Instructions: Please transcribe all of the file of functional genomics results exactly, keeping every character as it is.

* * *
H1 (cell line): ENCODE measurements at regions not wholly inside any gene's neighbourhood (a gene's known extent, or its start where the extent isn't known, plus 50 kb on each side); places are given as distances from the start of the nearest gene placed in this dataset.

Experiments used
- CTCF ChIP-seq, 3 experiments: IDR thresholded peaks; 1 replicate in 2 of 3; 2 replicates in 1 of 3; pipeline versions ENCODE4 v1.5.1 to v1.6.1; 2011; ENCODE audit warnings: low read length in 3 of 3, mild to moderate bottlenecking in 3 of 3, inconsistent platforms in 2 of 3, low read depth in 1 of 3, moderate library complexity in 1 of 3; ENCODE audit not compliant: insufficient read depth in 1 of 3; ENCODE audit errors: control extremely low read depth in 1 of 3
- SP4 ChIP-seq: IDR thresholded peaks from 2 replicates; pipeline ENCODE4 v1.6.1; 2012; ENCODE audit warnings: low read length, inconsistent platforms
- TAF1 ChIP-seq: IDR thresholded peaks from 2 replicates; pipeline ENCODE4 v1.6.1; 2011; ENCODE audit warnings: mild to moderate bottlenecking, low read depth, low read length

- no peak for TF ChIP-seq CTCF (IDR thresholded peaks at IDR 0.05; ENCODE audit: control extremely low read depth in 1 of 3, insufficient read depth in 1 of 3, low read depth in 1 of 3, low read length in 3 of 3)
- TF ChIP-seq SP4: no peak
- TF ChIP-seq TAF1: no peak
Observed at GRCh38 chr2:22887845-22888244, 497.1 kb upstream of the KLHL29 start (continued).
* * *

H1 (cell line): ENCODE measurements at regions not wholly inside any gene's neighbourhood (a gene's known extent, or its start where the extent isn't known, plus 50 kb on each side); places are given as distances from the start of the nearest gene placed in this dataset.

Experiments used
- CTCF ChIP-seq, 3 experiments: IDR thresholded peaks; 1 replicate in 2 of 3; 2 replicates in 1 of 3; pipeline versions ENCODE4 v1.5.1 to v1.6.1; 2011; ENCODE audit warnings: low read length in 3 of 3, mild to moderate bottlenecking in 3 of 3, inconsistent platforms in 2 of 3, low read depth in 1 of 3, moderate library complexity in 1 of 3; ENCODE audit not compliant: insufficient read depth in 1 of 3; ENCODE audit errors: control extremely low read depth in 1 of 3
- SP4 ChIP-seq: IDR thresholded peaks from 2 replicates; pipeline ENCODE4 v1.6.1; 2012; ENCODE audit warnings: low read length, inconsistent platforms
- TAF1 ChIP-seq: IDR thresholded peaks from 2 replicates; pipeline ENCODE4 v1.6.1; 2011; ENCODE audit warnings: mild to moderate bottlenecking, low read depth, low read length

- no peak for TF ChIP-seq CTCF (IDR thresholded peaks at IDR 0.05; ENCODE audit: control extremely low read depth in 1 of 3, insufficient read depth in 1 of 3, low read depth in 1 of 3, low read length in 3 of 3)
- TF ChIP-seq SP4: no peak
- TF ChIP-seq TAF1: no peak
Observed at GRCh38 chr2:22887845-22888244, 497.1 kb upstream of the KLHL29 start (continued).